Author Topic: E1 Grade Loan... 6% interest!?!  (Read 5022 times)

jpildis

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GS

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Re: E1 Grade Loan... 6% interest!?!
« Reply #1 on: September 14, 2013, 07:24:23 PM »
It's because he's in the Army.  There was a law passed that servicemen can get all their loans reduced to 6%.

yojoakak

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Re: E1 Grade Loan... 6% interest!?!
« Reply #2 on: September 14, 2013, 07:35:25 PM »
http://www.military.com/benefits/military-legal-matters/scra/servicemembers-civil-relief-act-overview.html

"Clarifies and restates existing law that limits to 6 percent interest on credit obligations incurred prior to military service or activation, including credit card debt, for active duty servicemembers. The SCRA unambiguously states that no interest above 6 percent can accrue for credit obligations (that were established prior to active duty or activation) while on active duty, nor can that excess interest become due once the servicemember leaves active duty A? instead that portion above 6 percent is permanently forgiven.  Furthermore, the monthly payment must be reduced by the amount of interest saved during the covered period. "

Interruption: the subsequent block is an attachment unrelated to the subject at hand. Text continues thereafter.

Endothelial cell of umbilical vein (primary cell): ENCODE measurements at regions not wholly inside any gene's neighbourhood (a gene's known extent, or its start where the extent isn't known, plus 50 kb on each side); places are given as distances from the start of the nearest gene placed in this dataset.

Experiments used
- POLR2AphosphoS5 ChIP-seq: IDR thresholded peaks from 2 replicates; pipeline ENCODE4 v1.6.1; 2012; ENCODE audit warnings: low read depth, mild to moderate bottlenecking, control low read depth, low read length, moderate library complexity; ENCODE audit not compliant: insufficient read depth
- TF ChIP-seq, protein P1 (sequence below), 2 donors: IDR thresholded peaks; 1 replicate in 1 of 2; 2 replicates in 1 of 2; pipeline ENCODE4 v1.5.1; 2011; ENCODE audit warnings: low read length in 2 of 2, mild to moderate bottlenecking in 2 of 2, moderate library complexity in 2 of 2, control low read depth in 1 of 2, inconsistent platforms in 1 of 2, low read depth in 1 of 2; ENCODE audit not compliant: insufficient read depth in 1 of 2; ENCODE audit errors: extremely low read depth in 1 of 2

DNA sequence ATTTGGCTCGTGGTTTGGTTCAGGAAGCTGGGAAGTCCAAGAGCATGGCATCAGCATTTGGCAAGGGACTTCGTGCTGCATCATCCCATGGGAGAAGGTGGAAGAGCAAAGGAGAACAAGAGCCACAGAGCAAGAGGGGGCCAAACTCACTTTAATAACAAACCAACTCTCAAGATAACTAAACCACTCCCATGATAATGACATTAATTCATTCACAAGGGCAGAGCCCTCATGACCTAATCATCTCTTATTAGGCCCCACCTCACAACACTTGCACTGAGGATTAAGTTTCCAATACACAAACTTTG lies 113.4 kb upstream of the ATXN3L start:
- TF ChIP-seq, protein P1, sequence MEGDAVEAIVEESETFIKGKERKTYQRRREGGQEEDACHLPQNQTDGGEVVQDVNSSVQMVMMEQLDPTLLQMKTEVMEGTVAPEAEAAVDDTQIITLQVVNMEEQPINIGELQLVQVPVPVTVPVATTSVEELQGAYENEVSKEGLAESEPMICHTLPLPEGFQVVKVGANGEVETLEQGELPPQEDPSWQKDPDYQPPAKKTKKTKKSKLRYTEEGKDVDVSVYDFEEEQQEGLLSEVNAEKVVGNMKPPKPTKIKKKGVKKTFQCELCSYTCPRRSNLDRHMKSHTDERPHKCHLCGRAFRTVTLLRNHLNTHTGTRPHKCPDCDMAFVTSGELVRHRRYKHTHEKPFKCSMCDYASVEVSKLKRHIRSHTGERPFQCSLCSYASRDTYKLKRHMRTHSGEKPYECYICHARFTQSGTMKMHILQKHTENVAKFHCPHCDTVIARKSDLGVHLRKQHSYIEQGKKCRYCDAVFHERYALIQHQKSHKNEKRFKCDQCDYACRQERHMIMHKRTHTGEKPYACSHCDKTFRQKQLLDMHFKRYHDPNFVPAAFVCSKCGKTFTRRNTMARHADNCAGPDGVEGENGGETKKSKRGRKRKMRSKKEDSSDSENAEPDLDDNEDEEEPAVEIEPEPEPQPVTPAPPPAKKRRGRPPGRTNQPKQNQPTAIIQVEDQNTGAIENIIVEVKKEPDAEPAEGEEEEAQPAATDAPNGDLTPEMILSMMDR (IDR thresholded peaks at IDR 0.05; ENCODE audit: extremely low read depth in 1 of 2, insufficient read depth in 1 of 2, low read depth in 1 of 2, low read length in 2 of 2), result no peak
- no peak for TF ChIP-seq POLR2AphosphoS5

jpildis

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Re: E1 Grade Loan... 6% interest!?!
« Reply #3 on: September 17, 2013, 10:11:48 AM »
Thanks for the info... I didn't know that.

PrimeRisk

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Re: E1 Grade Loan... 6% interest!?!
« Reply #4 on: September 19, 2013, 04:34:53 PM »
Wow.  Well I had heard about this type of service member relief, but hadn't considered the implications to this type of investment.  As I understand it, it would not apply to new loan applications if the person is already on active duty. 

Did LC give you any notice that the rate was changing or did you just discover it?
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PennySaved

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Re: E1 Grade Loan... 6% interest!?!
« Reply #5 on: September 19, 2013, 11:22:04 PM »